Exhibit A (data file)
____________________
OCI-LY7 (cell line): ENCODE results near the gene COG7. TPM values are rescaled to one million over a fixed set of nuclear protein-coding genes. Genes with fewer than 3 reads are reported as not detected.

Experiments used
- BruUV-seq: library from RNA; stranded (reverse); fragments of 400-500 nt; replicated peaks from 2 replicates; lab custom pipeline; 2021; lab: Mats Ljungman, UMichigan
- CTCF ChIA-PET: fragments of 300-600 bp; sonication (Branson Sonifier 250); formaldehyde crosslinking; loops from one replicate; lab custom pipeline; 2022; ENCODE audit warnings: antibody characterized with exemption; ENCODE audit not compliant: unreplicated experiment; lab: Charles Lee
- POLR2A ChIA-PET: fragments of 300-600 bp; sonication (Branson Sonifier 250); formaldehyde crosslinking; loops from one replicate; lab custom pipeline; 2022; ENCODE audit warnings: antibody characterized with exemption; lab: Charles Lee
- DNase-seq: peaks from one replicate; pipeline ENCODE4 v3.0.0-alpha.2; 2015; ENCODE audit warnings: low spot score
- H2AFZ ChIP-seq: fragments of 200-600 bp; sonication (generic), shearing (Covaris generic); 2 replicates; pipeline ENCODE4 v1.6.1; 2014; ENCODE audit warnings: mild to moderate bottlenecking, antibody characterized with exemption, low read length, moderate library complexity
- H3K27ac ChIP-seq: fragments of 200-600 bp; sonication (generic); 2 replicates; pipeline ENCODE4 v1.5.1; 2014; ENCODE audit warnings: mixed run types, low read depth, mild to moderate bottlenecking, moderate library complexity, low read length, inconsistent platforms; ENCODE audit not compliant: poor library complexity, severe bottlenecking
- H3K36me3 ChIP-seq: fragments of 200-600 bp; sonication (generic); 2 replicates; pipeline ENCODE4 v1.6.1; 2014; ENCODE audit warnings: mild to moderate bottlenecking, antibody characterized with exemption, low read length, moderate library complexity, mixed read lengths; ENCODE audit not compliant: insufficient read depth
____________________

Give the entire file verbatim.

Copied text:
OCI-LY7 (cell line): ENCODE results near the gene COG7. TPM values are rescaled to one million over a fixed set of nuclear protein-coding genes. Genes with fewer than 3 reads are reported as not detected.

Experiments used
- BruUV-seq: library from RNA; stranded (reverse); fragments of 400-500 nt; replicated peaks from 2 replicates; lab custom pipeline; 2021; lab: Mats Ljungman, UMichigan
- CTCF ChIA-PET: fragments of 300-600 bp; sonication (Branson Sonifier 250); formaldehyde crosslinking; loops from one replicate; lab custom pipeline; 2022; ENCODE audit warnings: antibody characterized with exemption; ENCODE audit not compliant: unreplicated experiment; lab: Charles Lee
- POLR2A ChIA-PET: fragments of 300-600 bp; sonication (Branson Sonifier 250); formaldehyde crosslinking; loops from one replicate; lab custom pipeline; 2022; ENCODE audit warnings: antibody characterized with exemption; lab: Charles Lee
- DNase-seq: peaks from one replicate; pipeline ENCODE4 v3.0.0-alpha.2; 2015; ENCODE audit warnings: low spot score
- H2AFZ ChIP-seq: fragments of 200-600 bp; sonication (generic), shearing (Covaris generic); 2 replicates; pipeline ENCODE4 v1.6.1; 2014; ENCODE audit warnings: mild to moderate bottlenecking, antibody characterized with exemption, low read length, moderate library complexity
- H3K27ac ChIP-seq: fragments of 200-600 bp; sonication (generic); 2 replicates; pipeline ENCODE4 v1.5.1; 2014; ENCODE audit warnings: mixed run types, low read depth, mild to moderate bottlenecking, moderate library complexity, low read length, inconsistent platforms; ENCODE audit not compliant: poor library complexity, severe bottlenecking
- H3K36me3 ChIP-seq: fragments of 200-600 bp; sonication (generic); 2 replicates; pipeline ENCODE4 v1.6.1; 2014; ENCODE audit warnings: mild to moderate bottlenecking, antibody characterized with exemption, low read length, moderate library complexity, mixed read lengths; ENCODE audit not compliant: insufficient read depth